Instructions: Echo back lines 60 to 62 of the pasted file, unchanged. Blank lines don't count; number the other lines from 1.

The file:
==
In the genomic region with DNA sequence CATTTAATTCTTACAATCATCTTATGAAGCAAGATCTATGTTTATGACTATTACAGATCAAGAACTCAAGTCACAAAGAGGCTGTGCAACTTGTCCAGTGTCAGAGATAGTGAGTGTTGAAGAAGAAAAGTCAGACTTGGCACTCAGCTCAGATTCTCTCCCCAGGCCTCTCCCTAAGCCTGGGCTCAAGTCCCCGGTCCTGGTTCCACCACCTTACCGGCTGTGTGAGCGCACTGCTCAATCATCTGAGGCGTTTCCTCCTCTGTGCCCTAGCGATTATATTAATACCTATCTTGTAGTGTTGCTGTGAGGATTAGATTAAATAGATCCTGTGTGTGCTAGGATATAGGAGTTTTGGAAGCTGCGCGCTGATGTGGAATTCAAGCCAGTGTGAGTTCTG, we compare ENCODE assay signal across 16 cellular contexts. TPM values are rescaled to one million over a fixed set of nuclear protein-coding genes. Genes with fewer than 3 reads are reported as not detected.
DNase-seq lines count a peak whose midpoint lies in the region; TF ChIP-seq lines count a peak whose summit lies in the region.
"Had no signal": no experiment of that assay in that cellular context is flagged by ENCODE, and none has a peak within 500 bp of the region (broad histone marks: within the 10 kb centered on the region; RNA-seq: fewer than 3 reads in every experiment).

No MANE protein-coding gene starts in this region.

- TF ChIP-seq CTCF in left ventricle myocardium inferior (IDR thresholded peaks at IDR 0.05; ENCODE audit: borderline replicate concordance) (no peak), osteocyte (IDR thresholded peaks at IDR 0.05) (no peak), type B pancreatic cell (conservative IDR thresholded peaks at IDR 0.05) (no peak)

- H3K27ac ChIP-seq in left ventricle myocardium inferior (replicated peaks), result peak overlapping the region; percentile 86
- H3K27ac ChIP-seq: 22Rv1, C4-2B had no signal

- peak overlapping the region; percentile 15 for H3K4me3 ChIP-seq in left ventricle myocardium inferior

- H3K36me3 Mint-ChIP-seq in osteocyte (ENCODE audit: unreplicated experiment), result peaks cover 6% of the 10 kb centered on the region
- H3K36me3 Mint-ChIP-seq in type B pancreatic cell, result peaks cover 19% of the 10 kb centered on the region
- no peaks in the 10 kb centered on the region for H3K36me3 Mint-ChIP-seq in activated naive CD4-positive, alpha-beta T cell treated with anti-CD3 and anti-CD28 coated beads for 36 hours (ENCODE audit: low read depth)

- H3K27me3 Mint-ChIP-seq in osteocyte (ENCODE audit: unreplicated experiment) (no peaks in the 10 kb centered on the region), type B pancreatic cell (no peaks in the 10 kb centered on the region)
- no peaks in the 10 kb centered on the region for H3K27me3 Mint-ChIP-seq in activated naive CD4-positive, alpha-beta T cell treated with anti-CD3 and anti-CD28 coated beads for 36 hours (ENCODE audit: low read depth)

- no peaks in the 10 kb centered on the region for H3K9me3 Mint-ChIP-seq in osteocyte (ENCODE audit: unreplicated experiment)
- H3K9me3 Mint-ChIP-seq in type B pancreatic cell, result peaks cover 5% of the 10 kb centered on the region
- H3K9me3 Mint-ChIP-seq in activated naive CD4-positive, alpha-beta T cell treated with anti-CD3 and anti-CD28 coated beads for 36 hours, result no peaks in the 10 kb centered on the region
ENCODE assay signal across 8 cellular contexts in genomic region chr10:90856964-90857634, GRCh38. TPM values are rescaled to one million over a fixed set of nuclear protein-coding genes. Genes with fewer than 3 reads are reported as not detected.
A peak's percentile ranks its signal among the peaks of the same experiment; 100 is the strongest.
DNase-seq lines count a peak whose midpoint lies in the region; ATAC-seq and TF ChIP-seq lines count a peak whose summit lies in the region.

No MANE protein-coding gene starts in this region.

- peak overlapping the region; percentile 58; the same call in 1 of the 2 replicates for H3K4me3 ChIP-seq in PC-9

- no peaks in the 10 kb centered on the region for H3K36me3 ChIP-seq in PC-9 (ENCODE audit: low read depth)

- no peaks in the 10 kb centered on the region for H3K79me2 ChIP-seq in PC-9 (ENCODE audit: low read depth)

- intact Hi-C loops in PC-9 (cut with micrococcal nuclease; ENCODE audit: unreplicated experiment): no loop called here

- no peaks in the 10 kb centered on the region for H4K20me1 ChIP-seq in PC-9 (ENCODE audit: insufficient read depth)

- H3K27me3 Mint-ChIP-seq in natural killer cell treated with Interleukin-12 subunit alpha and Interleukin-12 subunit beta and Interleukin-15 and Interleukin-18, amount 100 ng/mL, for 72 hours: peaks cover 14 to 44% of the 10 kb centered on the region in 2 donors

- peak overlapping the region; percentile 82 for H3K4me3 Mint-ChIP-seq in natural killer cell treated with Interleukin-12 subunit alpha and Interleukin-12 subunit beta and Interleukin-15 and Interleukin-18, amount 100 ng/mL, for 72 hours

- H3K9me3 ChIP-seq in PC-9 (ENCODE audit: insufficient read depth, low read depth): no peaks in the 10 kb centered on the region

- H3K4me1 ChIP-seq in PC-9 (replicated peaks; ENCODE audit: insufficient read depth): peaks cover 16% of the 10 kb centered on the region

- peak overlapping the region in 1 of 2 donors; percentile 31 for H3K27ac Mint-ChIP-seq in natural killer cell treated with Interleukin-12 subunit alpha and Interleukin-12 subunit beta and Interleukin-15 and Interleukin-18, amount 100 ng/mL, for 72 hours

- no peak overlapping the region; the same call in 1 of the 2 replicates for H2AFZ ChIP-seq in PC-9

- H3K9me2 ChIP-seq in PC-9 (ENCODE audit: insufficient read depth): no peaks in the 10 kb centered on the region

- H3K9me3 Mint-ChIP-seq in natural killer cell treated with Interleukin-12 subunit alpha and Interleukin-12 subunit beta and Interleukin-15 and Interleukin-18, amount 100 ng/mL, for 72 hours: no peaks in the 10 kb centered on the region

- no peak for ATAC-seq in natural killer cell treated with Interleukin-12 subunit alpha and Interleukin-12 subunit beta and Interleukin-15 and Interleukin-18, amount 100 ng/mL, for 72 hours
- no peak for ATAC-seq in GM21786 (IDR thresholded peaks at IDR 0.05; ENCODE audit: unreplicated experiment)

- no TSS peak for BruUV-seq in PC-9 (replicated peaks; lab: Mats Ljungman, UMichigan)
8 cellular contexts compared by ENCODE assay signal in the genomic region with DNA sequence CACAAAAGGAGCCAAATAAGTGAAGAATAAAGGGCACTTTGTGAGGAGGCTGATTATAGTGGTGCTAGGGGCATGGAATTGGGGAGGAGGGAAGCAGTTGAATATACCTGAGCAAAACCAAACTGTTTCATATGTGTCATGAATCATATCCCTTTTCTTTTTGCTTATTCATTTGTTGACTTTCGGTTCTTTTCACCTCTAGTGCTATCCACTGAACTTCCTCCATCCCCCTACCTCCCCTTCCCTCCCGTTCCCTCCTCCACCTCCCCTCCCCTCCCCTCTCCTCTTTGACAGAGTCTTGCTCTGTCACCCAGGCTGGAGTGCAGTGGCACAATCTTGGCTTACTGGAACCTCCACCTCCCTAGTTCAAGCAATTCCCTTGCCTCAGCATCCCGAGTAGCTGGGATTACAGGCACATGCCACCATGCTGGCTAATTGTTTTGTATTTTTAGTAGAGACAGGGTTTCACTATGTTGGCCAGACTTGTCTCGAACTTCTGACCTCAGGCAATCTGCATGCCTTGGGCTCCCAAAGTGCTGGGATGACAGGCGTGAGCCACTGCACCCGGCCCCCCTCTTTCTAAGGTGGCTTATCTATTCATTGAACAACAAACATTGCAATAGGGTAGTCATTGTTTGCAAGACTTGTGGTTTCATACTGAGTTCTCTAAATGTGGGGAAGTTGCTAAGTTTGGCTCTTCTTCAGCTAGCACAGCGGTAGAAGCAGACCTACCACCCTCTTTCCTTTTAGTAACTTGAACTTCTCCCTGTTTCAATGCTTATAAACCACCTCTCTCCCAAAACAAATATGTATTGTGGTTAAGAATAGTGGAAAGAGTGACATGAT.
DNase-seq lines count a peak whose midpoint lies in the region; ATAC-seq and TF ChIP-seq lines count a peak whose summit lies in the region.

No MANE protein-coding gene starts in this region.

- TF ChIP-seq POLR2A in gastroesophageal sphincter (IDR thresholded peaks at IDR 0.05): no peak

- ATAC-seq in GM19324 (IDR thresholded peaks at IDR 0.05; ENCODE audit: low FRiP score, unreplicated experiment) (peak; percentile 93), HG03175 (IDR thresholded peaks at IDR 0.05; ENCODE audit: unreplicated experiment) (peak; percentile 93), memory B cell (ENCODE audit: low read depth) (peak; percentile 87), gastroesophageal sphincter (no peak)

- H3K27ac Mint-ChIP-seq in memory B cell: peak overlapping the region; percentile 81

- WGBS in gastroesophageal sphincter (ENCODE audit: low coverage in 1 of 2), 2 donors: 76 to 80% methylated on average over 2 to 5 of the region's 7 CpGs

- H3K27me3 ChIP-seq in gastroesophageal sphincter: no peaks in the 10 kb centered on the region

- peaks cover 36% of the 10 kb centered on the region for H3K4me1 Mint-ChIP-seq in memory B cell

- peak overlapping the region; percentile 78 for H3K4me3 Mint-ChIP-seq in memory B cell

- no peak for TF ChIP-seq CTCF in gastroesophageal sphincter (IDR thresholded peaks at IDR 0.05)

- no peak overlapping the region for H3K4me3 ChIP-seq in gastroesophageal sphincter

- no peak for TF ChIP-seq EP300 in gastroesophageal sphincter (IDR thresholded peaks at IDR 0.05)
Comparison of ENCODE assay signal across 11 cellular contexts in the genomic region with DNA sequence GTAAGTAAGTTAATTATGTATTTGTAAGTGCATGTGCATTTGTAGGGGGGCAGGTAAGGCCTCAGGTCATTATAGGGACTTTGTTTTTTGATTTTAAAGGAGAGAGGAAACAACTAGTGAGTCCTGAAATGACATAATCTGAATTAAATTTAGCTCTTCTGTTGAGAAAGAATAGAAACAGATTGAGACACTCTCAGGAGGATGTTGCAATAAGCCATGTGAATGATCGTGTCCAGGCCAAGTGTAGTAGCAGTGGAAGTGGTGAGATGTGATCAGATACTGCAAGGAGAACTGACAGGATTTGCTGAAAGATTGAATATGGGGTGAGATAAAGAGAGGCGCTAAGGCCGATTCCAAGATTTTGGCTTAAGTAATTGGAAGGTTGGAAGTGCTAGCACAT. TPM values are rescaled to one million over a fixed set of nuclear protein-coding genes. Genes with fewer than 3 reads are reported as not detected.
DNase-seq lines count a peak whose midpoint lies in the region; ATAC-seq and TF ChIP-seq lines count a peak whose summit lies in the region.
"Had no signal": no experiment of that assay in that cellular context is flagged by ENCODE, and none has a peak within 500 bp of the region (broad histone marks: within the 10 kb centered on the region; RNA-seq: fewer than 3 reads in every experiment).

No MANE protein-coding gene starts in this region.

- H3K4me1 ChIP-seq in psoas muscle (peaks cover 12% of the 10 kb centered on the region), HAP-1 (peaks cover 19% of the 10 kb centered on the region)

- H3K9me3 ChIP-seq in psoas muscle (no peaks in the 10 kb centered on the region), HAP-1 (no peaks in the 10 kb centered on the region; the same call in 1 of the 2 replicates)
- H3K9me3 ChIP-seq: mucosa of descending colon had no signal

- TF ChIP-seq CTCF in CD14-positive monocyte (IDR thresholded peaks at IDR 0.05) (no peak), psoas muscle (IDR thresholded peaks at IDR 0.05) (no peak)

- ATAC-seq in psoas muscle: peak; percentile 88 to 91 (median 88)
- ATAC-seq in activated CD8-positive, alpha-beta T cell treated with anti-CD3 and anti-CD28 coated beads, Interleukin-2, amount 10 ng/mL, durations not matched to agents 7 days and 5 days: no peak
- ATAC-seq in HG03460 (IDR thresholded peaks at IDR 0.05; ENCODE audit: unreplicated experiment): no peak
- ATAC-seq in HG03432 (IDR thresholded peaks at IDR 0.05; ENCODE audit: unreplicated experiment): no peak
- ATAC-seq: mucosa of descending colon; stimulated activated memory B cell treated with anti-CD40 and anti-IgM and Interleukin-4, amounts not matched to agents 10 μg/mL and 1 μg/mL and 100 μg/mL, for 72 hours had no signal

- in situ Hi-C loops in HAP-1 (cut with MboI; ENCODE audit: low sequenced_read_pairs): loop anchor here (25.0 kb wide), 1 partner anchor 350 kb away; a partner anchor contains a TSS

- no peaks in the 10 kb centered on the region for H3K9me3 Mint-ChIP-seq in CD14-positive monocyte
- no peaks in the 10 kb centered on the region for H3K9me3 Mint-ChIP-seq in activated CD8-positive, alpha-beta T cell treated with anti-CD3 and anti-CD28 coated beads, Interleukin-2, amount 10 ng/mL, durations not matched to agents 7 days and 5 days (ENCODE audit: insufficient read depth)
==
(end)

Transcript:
- ATAC-seq in HG03460 (IDR thresholded peaks at IDR 0.05; ENCODE audit: unreplicated experiment): no peak
- ATAC-seq in HG03432 (IDR thresholded peaks at IDR 0.05; ENCODE audit: unreplicated experiment): no peak
- ATAC-seq: mucosa of descending colon; stimulated activated memory B cell treated with anti-CD40 and anti-IgM and Interleukin-4, amounts not matched to agents 10 μg/mL and 1 μg/mL and 100 μg/mL, for 72 hours had no signal